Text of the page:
badge created by Rachel Funk Heller

To give you a sense of what Fast Draft is all about, along with the craziness that gets mixed in along the way, I’m going to adopt a tactic by humor writer and blogger Leanne Shirtliffe.  Here is…

Fast Draft, by the numbers:

14 – days of Fast Draft

20 – page goal per day

13 – participants (in no particular order):  Amy KennedyJenny HansenNigel BlackwellKristen LambIngrid SchaffenburgCallene RappJuliana HaygertRachel Funk HellerJess WitkinsKaren McFarlandDawn SticklenGene Lempp, and me (lucky 13).

1 – new business is launched, to serve the needs of artists: WANA International, “Connecting the Hearts” (ushered into the world by Kristen Lamb and Ingrid Schaffenburg).  Click here to learn more.

3 – craft classes prepared/taught

52 – blog posts written

1– writer who kept insisting she really wasn’t part of Fast Draft (but she totally was, not only as our biggest cheerleader, but as someone who kept plugging away at her writing every day, and pushed herself.  Yes, Karen, I’m talking about YOU).

1 – eardrum rupture (ouch, Jenny!)

2 – instances of Fast Draft Good Karma (ask Amy Kennedy and Juliana Haygert!)

305 (and counting) – emails sent between members

2 – completed first-drafts

? – days of lapsed hygiene (no one’s fessing up, LOL)

300,000 (approx) – words written by the group


But we got even more than new pages from the process.  Each writer gained an understanding of him/herself, and what could be accomplished through dedication, enormous quantities of caffeine, hard work, sour patch kids, planning, and badgering encouragement.

Lessons learned, as contributed by some of the participants:

Amy (who came away with 32 more pages):

Lessons learned:
Gertrude Stein was right — “To write is to write is to write is to write…is to write.”
It’s okay to keep writing even if you don’t know the herione’s best friend’s last name.
When in doubt (or writer’s block), blow-up something.  (KBO: love this, Amy!)

Nigel (who came away with 51,ooo words):

1) Write less. Don’t wax lyrical, just get plenty of dialog and simple statements for narrative.

2) Dialog is the most important thing.

3) When you don’t know what to do, have your characters talk to each other. Even if it’s crap you will eventually hit on the right direction. Throw the crap out later.

4) Update your list of characters attributes as you go along. Mine have changed and when I revise I’ll have a list of what I thought they should be like at the end.

5) Write every day, whether you feel motivated or not. It is easier to keep going than to start over

Rachel (who wrote 21,346 words in the first 5 days, to finish her WIP):

For me, the best part of this is having had the opportunity to check in with everyone to see how they are doing, to see how EVERYONE has pitched in to help boost morale. It helps us keep each other honest and makes the process so much more fun than just slogging away alone.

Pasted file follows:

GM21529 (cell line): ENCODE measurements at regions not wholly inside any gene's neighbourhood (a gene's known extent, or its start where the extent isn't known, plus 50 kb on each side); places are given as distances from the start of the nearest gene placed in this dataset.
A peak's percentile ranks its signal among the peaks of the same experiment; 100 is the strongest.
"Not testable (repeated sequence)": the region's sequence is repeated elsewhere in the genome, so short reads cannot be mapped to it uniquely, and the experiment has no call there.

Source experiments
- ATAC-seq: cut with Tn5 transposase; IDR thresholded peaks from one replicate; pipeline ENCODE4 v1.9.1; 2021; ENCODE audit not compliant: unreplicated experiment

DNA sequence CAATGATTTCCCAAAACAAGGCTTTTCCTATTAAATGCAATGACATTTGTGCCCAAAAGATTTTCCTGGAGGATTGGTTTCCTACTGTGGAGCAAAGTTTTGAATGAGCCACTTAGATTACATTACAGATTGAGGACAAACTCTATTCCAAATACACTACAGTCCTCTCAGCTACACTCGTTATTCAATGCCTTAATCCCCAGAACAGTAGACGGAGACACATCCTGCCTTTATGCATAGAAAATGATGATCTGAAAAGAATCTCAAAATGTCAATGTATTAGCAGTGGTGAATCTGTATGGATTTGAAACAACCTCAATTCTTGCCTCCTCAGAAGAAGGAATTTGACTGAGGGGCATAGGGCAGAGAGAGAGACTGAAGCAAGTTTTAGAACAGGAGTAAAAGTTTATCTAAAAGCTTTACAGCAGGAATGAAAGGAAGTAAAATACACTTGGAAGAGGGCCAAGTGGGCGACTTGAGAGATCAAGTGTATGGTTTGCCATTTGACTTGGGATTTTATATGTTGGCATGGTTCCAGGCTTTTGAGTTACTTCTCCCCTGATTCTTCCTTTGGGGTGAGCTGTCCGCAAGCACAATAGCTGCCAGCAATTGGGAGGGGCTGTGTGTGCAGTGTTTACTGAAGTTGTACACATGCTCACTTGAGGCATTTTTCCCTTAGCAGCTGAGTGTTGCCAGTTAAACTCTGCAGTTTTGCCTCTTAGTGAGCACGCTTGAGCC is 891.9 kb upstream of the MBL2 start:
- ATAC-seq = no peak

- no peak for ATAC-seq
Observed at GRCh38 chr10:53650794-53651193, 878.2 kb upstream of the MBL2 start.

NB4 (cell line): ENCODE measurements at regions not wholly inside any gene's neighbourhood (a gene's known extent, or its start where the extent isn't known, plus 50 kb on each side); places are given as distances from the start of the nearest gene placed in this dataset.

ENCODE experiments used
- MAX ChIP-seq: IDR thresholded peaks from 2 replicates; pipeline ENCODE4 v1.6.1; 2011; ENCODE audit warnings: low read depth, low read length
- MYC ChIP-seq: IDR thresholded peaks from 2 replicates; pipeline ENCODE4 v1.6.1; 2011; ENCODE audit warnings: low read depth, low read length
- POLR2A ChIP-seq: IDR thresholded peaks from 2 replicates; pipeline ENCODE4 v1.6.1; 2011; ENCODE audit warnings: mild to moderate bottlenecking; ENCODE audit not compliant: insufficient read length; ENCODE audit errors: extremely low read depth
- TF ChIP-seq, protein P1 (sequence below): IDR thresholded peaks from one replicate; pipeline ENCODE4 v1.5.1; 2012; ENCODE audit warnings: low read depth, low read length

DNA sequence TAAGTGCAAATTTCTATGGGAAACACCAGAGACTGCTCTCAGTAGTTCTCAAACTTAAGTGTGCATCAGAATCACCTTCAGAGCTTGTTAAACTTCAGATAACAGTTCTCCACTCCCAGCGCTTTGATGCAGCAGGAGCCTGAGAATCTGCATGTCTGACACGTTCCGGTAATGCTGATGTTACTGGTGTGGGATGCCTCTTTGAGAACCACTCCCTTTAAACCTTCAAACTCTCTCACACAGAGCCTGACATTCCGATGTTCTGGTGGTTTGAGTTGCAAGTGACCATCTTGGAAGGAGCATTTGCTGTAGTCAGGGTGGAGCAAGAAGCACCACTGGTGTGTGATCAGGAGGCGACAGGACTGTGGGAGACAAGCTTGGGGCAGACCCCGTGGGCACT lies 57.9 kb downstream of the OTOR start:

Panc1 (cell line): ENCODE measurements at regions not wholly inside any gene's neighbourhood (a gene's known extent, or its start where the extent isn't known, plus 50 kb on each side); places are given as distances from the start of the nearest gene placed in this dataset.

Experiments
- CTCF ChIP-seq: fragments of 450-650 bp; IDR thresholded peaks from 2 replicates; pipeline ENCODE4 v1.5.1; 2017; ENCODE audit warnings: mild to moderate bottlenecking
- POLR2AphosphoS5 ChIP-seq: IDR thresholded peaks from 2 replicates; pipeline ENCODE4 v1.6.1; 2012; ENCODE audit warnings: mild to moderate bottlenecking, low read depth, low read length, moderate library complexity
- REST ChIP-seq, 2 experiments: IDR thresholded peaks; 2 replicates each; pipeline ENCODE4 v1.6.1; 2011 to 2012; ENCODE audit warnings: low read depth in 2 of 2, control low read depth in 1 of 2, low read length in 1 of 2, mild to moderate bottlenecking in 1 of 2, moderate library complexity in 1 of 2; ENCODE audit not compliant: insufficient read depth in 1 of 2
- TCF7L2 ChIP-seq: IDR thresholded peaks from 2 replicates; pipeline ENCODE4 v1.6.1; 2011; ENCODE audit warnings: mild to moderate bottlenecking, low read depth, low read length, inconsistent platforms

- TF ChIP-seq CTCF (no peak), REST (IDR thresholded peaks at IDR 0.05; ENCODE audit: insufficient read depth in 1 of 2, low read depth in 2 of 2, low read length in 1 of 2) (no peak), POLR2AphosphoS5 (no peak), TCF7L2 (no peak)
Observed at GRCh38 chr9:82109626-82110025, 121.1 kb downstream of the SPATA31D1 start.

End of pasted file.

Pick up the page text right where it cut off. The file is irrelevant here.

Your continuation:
These are all fab take-aways, don’t you think?  I would add that, for me, advance preparation made a huge difference (including, strangely, re-caulking the tub…yeah, I don’t know why I felt I had to do that, either).

Simple things – menu-planning (hubby had valiantly stepped up to cook the dinners), knocking out errands, having the plot outline set, going over with the family what I’d be doing – were not only practical, but also put me in the right mindset.  Let’s face it, it’s daunting to sit down to write 20 pages per day for 14 days in a row – with no whining, no excuses, and no days off, except for something awful and life-altering.  I especially missed the whining, LOL. 😉

So, how did I do?

I wrote 138 pages.  *happy dance*

What did I learn?

I learned that when you put writing first and set your goals high, amazing things can happen.  But only if you silence your Inner Critic – you know, the one who’s always looking over your shoulder, saying: “this stinks; youre not seriously going to put that in there, are you?”  Keep her busy matching your socks or something; gag her if you have to.  She’ll get her turn during the revision process.  For the first draft, she’s a Debbie Downer.

I also learned that the support of other writers going through the same process at the same time really helps keep you going.  No matter who’s already published and who’s not, we’re all grappling with the same obstacles as we push ourselves to turn over fresh pages.  These writers were a fabulous, supportive bunch!

If you’re a writer, working on a first draft, why not give Fast Draft a try?  All you have to lose are your inhibitions (no, not the toga-party kind).  Romance writer Candace Havens is offering a workshop, starting July 7th, called Fast Draft and Revision Hell, which several of our group will be taking (’cause one round of Fast Draft just wasn’t fun enough for them, LOL).

One more thing…

With all that writing, who has time to be checking to see if the kids have gotten off the computer when they were supposed to?  Well, your PC can take care of that for you!  If you haven’t had enough of me yet today, check out my guest video at Jenny Hansen’s place.  In a quick 4-minute clip, I’ll show you how to use your Windows 7 computer to set time limits for your munchkins, using a nifty parental control feature.  The computer kicks them off, not you!  It’s super easy, so I hope you’ll stop by and take a look!

Congrats to all the Fast Drafters, and good luck to the ones to come!

Until next time,



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